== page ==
What issues matter to your stakeholders?
In developing an engagement strategy, you should understand what matters for each stakeholder. What do they value? What matters less to them? You may be able to bundle issues together in a manner that shifts the overall level of cooperation. If, for example, a stakeholder worries about environmental protection, addressing pollution may help. By contrast, influencing someone else may require attention to schools or healthcare.
How strong are the connections between stakeholders?
Every stakeholder operates in a network of some sort – family, friends, neighbours, colleagues, co-religionists or political allies. Through these networks, stakeholders share information and resources and, at times, work together to achieve common goals. Understanding the structure of a network helps to identify key relationships and influencers – people who touch and can sway many others.
For each stakeholder pair identified, your database should contain information on the strength of the particular stakeholder relationship (as compared to that between other stakeholder pairs), the kinds of connections between the stakeholders (financial, informational or social), their joint activities (political, work or social) and their typical means of communication (eg face-to-face conversations, phone calls, email, online social networks).
Compiling a stakeholder database – some suggestions
Many sources can contribute to a stakeholder database. Some can be accessed quickly, such as news articles available online. Others, like the information on social relationships, will require more time and money to collect. Either way, reliability increases with effort expended.
In the easiest and quickest process, a small group of managers with knowledge of external stakeholders creates the database in a workshop over the course of a few hours. They draw on their experiences with stakeholders and their knowledge of media reports and other sources.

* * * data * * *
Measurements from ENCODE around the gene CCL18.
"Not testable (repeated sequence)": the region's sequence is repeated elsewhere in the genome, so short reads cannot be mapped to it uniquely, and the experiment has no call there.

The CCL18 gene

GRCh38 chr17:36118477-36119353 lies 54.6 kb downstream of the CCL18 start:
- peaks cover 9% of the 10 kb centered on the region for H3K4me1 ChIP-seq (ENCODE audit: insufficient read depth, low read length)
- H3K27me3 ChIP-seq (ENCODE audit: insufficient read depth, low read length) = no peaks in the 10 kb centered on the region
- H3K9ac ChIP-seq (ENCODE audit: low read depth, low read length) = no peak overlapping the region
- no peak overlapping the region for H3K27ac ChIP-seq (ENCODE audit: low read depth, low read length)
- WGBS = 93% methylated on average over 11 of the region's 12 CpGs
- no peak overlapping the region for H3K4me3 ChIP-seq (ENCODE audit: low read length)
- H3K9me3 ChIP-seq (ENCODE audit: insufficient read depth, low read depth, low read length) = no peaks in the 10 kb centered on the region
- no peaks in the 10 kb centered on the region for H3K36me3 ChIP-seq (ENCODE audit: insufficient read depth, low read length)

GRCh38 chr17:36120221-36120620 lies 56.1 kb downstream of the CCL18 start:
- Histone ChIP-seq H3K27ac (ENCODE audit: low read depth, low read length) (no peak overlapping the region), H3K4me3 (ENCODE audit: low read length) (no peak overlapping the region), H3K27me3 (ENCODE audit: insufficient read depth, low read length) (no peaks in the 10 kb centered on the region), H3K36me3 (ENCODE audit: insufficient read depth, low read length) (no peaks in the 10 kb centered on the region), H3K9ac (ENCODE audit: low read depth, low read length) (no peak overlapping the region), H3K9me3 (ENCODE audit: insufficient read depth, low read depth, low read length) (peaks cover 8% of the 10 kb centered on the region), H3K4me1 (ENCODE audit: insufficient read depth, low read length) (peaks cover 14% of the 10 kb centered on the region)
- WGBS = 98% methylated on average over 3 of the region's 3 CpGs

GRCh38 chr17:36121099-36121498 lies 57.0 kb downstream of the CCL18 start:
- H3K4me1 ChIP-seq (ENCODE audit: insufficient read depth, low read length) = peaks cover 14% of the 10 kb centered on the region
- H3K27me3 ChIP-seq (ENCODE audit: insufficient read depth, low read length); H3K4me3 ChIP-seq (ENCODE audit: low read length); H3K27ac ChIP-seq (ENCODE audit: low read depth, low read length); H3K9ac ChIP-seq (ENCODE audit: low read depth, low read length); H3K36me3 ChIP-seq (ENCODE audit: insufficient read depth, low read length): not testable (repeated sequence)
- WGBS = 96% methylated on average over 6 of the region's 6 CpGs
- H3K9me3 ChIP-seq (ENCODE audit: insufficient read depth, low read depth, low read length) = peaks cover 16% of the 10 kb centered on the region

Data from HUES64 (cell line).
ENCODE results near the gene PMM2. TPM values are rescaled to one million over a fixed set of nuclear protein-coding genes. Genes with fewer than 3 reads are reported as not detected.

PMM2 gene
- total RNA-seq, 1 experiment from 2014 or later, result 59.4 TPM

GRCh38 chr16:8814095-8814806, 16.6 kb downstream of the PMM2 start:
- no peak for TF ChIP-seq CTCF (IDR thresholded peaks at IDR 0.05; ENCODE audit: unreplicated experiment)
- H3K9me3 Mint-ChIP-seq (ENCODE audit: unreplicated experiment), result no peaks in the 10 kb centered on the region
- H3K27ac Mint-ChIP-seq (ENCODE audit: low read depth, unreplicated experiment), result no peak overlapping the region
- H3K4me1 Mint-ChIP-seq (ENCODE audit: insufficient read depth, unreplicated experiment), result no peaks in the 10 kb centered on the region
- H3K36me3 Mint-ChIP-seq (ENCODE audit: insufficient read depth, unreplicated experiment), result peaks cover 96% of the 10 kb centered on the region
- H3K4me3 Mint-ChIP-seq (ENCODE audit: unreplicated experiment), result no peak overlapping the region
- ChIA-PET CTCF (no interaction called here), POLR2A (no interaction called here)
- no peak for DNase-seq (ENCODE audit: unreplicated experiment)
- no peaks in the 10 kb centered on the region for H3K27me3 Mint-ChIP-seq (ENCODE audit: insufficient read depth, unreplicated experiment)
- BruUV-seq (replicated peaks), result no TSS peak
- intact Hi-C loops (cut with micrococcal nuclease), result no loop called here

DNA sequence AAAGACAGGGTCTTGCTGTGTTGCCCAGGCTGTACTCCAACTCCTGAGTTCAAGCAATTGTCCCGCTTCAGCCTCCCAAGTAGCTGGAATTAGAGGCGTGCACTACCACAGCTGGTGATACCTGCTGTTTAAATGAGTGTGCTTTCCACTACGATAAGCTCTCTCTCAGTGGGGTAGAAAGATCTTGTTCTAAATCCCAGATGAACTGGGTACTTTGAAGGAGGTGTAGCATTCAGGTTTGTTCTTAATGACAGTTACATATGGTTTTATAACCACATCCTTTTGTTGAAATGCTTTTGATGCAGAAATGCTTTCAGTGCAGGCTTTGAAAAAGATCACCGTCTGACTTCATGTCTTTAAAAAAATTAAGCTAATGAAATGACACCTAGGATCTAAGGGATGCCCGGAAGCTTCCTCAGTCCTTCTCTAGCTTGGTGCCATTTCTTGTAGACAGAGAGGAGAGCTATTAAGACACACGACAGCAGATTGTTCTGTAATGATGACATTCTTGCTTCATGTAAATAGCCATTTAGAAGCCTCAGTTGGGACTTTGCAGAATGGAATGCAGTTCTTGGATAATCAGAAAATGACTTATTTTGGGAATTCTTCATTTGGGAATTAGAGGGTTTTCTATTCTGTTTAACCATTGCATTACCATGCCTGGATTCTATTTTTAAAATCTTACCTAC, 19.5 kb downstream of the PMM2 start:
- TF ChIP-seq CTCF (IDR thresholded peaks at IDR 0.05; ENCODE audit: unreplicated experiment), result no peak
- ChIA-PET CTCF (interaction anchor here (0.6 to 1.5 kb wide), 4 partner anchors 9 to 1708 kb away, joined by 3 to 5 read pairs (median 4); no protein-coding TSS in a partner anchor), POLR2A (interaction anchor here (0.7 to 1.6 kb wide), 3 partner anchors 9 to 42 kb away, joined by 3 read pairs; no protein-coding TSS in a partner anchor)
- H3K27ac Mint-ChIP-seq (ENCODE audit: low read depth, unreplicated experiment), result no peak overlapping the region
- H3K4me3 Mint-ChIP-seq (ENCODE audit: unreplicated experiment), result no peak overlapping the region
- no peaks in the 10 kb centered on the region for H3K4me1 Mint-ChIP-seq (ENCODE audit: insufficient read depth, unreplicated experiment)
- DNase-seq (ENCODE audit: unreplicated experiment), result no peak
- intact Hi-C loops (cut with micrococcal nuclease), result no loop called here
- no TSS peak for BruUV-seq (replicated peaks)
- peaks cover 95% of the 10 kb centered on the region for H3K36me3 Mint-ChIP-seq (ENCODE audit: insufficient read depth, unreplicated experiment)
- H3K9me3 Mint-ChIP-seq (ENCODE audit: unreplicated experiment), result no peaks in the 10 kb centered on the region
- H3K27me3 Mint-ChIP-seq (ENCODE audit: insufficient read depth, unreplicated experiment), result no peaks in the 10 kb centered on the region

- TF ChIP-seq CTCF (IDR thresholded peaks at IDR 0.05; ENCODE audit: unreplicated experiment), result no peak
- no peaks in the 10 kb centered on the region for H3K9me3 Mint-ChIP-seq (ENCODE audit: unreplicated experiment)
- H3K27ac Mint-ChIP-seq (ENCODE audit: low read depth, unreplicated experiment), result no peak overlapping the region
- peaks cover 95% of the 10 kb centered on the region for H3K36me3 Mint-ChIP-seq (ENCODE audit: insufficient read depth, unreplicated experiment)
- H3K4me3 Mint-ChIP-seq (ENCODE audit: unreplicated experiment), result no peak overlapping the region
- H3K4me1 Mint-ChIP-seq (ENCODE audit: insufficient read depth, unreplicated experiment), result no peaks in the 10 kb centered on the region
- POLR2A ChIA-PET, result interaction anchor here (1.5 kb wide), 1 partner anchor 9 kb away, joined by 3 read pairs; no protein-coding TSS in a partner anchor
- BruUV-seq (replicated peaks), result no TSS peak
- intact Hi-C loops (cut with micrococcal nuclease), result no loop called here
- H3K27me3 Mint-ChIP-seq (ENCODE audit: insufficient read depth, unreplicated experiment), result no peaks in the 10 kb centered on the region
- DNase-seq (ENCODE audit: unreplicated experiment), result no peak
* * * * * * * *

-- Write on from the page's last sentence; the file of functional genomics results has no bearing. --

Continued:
The process may include a consultant or facilitator. It may also be informed by the report of an external consultant with expertise into relevant political and social dynamics. This approach relies upon the objectivity of the managers involved. They must accurately and dispassionately record information on stakeholders. Inasmuch as they do not, the database loses value.
A powerful tool to develop a quick analysis that minimises bias has been developed by Eva Schiffer. Her Net-Map diagnostic tool was developed when she was a post-doctoral fellow for the International Food Policy Research Institute working in rural Ghana with the Challenge Programme on Water and Food.
The process involves the literal mapping of stakeholders using figures whose varied heights represent their power. These are then linked with colour-coded markers capturing different types of relationships. A group of internal experts and, possibly, external stakeholders can convene a workshop to quickly identify the pertinent inputs and create the map. The map itself, which is seen by all participants in the workshop, helps to identify biases and omissions while highlighting areas of disagreement among participants.
Furthermore, the act of making it is itself a form of stakeholder engagement, which can help to build and maintain trust between the company and stakeholders. These benefits have been seen in the use of Net-Map in water projects in Ghana, Canada and Iraq; agricultural projects in Zambia, Uganda, Nigeria, Malawi, Kenya, Ethiopia and Brazil; women’s health advocacy in Ethiopia, Malawi, Nigeria and India; nutrition policy in Bangladesh; development policy in Burundi; and environmental policy in the US.
This is an extract from Corporate Diplomacy: building reputations and relationships with external stakeholders, by Witold Henisz and published by Greenleaf.book extract CSR books identifying stakeholders stakeholder engagement Witold Henisz